However, with climate change the degree of heat is higher in months such as September and April, so the standard north-facing solution may not be optimum as sun angles differ in Autumn and Spring.
Devices that provide shade are also part of the equation. There are a “million devices”, Harris says, such as the perennial canvas awnings or the shutters that were popular in 1970s Queensland resort architecture.
Next, a designer needs to “think about the breeze”.
Some winds can be the “enemy” such as the hot northerlies of central Australia, others will relieve heat like Sydney’s onshore breezes.
In the tropics, wind is an occupant’s “greatest friend” as air movement mitigates humidity.
Design development needs to ensure beneficial breezes will pass through a dwelling, not around it. This takes a degree of local knowledge to understand what the prevailing winds are, whether that knowledge is gained from time spent on site or from asking the locals.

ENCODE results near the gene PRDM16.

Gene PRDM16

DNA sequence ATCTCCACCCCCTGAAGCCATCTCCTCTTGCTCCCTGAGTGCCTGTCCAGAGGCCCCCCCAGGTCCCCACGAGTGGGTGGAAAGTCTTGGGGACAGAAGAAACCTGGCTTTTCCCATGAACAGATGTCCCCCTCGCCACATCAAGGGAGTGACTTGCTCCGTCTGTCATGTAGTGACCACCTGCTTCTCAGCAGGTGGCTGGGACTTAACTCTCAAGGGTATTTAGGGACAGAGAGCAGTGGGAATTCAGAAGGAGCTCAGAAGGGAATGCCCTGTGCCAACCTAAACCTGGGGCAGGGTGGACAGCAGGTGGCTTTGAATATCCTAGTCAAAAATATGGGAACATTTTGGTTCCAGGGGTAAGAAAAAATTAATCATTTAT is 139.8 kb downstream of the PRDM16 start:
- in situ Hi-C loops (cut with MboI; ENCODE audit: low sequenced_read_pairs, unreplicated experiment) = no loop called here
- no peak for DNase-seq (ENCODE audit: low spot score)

Rising heat inside a home can be used positively to create airflow and manage temperatures, Harris says. Heat on the ground floor of a two-storey home from a slow combustion fire, for example, will move upwards and heat second-floor bedrooms.
In the opposite way, hot weather design should aim to ensure rising heat can escape the building.
Rain should be factored in with windows and other openings enabled to continue to work when it rains.
Thermal mass is another design fundamental, as Harris says “it is the greatest ballast [for a building] in climates that have the greatest diurnal variation.”
There are many forms it can take, including pise or rammed earth, bricks, wattle and daub, seaweed insulation between plasterboard or a concrete slab, for example.
The important thing is thermal mass is a “great conserver of heat”.
“In the tropics you don’t want any at all,” Harris says.
Instead you want materials and a design that will give up any retained daytime heat readily in the evenings.